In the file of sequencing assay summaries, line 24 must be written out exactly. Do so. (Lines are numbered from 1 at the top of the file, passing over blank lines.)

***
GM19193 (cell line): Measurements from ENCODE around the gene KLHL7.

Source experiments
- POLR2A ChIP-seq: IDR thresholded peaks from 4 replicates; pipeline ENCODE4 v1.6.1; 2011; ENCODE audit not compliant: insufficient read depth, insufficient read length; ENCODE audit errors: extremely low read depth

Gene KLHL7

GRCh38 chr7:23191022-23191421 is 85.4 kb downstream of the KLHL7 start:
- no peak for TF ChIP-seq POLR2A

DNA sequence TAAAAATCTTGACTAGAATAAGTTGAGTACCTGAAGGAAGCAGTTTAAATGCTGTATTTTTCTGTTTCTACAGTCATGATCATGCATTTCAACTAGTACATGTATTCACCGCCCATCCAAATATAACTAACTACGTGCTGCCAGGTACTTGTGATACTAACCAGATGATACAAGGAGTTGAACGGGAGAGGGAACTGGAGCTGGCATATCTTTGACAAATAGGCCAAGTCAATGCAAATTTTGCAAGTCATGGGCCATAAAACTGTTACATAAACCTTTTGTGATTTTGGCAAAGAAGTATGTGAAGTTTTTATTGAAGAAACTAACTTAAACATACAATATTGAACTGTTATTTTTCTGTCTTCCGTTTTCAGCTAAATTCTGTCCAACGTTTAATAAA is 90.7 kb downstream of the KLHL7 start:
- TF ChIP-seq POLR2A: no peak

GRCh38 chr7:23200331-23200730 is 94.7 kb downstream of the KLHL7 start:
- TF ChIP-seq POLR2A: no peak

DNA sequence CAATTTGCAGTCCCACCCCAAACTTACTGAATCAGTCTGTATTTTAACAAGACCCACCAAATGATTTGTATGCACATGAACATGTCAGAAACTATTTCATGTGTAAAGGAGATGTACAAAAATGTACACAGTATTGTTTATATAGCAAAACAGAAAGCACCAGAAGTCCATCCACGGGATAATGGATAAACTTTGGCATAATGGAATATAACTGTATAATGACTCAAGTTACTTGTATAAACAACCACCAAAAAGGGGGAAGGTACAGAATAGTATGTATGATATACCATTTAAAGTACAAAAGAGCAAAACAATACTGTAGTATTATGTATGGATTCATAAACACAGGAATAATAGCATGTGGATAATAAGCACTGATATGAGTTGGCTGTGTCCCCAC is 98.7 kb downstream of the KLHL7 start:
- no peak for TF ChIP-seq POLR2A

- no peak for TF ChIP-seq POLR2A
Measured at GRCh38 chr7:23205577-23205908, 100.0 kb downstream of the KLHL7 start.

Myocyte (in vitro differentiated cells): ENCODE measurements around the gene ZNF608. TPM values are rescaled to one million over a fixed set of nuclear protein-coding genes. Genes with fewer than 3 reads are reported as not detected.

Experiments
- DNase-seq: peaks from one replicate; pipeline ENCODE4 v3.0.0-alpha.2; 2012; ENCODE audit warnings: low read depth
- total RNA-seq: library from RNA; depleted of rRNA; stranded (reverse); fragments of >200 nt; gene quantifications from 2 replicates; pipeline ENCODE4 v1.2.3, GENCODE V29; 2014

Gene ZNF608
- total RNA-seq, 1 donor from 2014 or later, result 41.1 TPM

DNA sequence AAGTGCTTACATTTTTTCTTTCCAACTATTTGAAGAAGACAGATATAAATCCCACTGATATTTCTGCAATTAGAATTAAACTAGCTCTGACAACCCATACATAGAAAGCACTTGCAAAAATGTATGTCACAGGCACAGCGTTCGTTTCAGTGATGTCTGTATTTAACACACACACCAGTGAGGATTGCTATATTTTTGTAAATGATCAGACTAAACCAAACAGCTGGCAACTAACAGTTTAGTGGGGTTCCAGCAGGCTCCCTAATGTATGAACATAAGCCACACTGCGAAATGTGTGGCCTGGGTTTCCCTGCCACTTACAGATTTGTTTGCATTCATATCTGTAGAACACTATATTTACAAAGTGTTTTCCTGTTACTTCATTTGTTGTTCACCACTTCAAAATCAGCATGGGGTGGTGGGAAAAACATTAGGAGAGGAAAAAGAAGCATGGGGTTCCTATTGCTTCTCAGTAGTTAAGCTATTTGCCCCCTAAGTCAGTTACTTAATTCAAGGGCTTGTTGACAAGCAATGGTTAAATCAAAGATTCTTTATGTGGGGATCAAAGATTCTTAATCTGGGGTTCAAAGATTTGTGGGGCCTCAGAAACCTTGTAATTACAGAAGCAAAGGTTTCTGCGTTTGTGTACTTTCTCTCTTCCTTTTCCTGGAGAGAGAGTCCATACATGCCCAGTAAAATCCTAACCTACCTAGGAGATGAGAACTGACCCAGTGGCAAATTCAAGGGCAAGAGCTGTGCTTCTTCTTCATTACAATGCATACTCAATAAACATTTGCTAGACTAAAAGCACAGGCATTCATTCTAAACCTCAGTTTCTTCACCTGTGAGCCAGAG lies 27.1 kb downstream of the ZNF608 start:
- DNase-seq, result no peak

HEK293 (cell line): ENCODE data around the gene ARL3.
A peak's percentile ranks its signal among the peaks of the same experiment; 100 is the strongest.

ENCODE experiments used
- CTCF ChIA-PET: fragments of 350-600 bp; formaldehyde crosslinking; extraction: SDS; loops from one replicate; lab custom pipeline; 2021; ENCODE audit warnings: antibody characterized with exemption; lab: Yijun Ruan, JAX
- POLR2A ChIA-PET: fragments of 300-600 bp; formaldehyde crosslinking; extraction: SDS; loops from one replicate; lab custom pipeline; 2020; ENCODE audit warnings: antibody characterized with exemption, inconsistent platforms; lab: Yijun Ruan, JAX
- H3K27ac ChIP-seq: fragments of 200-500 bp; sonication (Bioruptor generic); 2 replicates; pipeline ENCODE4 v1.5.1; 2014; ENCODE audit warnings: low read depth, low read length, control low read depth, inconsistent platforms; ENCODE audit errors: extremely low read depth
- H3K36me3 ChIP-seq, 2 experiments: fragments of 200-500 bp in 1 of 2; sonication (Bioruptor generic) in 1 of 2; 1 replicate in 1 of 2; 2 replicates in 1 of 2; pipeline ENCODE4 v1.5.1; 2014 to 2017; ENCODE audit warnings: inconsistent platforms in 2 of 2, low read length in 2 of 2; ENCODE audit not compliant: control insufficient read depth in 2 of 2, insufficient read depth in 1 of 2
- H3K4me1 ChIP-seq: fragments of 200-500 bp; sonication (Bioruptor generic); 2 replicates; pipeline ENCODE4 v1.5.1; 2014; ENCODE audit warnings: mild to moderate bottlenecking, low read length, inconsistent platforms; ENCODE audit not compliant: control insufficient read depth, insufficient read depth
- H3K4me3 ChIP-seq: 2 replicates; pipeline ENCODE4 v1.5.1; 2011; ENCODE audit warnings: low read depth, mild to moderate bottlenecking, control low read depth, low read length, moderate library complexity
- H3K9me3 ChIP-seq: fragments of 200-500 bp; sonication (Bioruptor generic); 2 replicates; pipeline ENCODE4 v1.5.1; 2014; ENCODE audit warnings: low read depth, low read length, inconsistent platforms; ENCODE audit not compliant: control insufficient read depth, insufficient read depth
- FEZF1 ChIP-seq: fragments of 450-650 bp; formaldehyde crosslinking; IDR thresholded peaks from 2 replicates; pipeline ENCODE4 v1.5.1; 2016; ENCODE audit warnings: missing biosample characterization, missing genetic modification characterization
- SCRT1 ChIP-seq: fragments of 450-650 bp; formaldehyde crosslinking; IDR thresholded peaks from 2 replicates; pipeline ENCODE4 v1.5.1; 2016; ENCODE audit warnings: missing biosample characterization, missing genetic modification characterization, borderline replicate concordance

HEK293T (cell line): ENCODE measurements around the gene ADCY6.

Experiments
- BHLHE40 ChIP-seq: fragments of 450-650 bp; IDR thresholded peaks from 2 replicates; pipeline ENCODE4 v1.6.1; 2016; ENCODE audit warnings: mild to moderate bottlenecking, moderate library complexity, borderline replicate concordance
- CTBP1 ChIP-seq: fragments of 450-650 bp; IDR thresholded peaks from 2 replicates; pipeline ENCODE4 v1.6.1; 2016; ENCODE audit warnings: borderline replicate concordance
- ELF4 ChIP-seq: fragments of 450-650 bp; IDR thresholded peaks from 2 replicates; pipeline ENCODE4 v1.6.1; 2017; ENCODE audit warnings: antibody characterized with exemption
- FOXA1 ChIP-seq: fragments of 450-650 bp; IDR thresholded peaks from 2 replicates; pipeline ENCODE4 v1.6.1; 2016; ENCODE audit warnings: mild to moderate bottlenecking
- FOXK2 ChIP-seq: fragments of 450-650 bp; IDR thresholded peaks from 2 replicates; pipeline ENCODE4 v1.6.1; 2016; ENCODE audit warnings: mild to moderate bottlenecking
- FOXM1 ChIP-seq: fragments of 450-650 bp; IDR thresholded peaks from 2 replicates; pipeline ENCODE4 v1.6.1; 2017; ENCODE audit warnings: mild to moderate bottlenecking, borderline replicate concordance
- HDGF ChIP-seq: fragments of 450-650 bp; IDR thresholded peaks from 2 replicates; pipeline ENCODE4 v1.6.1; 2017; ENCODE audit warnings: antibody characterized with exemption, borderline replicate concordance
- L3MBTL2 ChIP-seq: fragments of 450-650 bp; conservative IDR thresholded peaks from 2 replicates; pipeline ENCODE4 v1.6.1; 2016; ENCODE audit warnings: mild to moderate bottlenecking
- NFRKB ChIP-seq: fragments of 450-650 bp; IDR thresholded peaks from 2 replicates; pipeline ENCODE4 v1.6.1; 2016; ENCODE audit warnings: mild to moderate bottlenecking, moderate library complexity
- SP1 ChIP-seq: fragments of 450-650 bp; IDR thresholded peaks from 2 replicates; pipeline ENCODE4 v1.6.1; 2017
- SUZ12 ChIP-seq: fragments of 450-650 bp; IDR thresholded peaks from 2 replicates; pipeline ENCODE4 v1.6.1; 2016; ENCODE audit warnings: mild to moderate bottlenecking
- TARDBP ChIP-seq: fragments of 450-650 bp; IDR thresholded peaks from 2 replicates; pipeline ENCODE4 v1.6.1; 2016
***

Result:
A peak's percentile ranks its signal among the peaks of the same experiment; 100 is the strongest.